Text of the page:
The leg or shaft of each elevator is moveable so as to be pushed out from the building, then raised a little up and finally pulled by ropes to the edge of the hold in the schooners when it is then let down.--The grain is of course brought to the elevator building in schooners, and is taken thence in barges. The great difficulty in transferring grain from the holds of the schooners to the weighing machine within the building lies in the fact that as the hold becomes empty the men working there cannot supply the receiver at the bottom of the elevator leg fast enough. The grain brought from the schooners into the building must first be weighed in the weighing machine, from which it falls into the receiver. There are two sides to this receiver, the one, when opened, permitting the grain to fall obliquely into the spout and thence to the barge, the other allowing it to fall down a trough or shaft to a receiver at the bottom of the lofting elevator. From the receiver of the lofting elevator it is taken up by buckets (as in the other elevator) to the top story of the building, and thrown down wooden spouts which communicate with the different bins. The spouts are provided with slides which may be opened at pleasure, and through which the grain falls into either the centre or wing bins, as the case may be. There are sixteen bins in the entire building, each capable of containing 5,000 bushels and each furnished at the bottom with a large slide which admits grain to the floor of the warehouse (though this is seldom done) and with smaller ones which allow it to run into conveyers which are furnished with an Archimedian screw. There are four bins at each wing, long centre ones being next them, while the Archimedian screw, into which only a small quantity is allowed to pass, carries the grain back into the receiver of the lofting elevator whence it is raised again, weighed, and ejected into barges by the spout. The grain thus passes twice up the lofting elevators, which are two in number, one on each side of the building. The machinery of the elevators is set in motion by a large fly-wheel, driven by two engines of (combined) 80 horse power. Finally, it may be well to add that Messrs. Berry & Co.'s elevators are the largest in Canada, and even in the United States.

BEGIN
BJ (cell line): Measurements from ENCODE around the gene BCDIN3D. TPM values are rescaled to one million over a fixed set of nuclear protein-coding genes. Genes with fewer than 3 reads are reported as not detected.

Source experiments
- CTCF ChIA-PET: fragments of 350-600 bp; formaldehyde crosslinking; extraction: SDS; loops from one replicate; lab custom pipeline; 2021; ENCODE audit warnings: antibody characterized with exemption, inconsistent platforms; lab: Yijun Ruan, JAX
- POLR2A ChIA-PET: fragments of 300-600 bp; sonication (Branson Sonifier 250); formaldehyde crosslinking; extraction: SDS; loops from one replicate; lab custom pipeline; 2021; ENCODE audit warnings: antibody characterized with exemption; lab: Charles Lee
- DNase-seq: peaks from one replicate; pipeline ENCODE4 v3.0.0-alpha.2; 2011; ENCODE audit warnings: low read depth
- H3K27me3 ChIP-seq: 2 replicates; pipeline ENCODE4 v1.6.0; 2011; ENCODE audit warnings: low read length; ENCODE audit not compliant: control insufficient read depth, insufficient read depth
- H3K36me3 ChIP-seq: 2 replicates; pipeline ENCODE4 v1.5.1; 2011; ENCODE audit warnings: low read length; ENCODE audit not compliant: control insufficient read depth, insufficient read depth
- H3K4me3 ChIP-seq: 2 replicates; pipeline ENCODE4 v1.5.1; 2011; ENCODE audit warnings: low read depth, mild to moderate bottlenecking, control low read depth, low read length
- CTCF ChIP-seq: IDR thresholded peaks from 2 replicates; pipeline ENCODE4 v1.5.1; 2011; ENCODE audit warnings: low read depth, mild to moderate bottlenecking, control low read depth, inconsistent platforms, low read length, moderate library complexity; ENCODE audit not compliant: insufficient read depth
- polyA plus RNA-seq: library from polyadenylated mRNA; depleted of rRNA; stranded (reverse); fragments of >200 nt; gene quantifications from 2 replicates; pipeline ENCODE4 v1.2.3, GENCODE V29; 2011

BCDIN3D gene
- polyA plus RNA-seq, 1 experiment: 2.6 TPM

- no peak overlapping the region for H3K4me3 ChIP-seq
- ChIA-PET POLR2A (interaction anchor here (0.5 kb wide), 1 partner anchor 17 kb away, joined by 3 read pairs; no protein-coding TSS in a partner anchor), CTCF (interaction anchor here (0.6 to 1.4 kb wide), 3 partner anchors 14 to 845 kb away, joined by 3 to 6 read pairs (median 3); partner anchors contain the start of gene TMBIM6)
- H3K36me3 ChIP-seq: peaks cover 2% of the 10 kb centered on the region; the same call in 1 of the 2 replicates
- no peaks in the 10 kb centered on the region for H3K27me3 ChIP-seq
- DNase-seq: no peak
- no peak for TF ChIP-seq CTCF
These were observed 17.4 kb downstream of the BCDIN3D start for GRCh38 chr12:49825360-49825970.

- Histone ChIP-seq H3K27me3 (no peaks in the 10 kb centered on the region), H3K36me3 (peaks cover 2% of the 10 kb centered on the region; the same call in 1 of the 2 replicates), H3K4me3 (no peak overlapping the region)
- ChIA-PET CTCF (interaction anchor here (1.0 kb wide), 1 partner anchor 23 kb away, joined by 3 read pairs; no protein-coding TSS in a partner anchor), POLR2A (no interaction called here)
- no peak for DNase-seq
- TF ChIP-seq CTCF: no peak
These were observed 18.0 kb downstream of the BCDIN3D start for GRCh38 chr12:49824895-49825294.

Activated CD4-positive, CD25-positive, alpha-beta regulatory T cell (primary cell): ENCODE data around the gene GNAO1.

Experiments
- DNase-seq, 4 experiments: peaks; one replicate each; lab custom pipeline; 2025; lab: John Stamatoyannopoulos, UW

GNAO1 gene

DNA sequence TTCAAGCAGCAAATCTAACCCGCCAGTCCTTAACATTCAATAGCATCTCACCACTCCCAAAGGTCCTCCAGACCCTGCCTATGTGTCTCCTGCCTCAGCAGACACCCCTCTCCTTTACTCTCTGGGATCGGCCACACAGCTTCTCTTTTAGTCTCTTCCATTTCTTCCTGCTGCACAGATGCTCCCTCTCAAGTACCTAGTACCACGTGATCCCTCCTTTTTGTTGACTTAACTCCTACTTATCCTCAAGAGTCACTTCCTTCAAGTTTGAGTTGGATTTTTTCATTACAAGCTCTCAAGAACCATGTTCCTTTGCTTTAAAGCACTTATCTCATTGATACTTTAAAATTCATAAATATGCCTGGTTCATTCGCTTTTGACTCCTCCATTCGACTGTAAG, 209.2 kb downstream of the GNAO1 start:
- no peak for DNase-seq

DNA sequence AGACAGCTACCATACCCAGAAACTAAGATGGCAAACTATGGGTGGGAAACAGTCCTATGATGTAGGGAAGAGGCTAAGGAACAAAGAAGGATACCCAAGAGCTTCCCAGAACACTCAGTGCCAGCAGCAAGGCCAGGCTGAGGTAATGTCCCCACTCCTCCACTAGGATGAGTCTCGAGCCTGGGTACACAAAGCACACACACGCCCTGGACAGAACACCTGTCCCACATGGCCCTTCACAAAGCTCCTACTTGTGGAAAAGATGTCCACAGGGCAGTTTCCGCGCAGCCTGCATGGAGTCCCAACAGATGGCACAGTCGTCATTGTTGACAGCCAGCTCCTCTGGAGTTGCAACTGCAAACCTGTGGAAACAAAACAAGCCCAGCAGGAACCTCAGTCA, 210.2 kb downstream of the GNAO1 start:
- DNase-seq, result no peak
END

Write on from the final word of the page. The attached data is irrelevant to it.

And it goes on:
A POSTSCRIPT BY THE OLD HAND.
The Harbor of Kingston, its wharves and docks, are all alive like a bag of fleas.-- Steamers and schooners are fitting out; carpenters, joiners, painters, and blacksmiths, all busy at work, each man working double tides. Several of the steamers have already forced their way out through the ice, but none of the sailing vessels have as yet departed. Instead of a "walk", just take a "run" with the "Old Hand" along the front of the harbor, and observe what is to be seen as we run along.
ANGLIN'S WHARF. --This, the ultima thule of the harbor, has been leased by Glassford, Jones ~ Co., and will be the depository of their barges; here the lake vessels will unload, and here their barges, the capacity of which at a single trip is estimated at 275,000 bushels, will take in their freight. Mr. Jones stays at Kingston, and his office and warehouse on the wharf will be put up in the course of a week or two. At this wharf lies, partially sunk, the steamer Ottawa, which will be got up and put in order so soon as the ice goes out.
Passing Berry's Wharf and Elevators, of which "Fresh Hand" has said enough, we shall stop at tho Atlantic Wharf, the Depot of the Royal Mail Line of Steamers, several of which are lying in the docks.--All these fine vessels are in apple pie order, & will be ready for a start by the 1st of May. The Passport, Capt. Harbottle; the Kingston, Capt Hamilton; the Champion, Capt. Kelly; the Banshee, Capt. Swales; the Magnet, Capt. Howard; and the New Era, Capt. Cameron, will compose the Line. Tho Magnet will come up from Montreal when the Canals open; and the New Era, which has been rebuilt during the winter, is to have her name changed, and to come out almost a new craft, or as the Jews say, "better as new."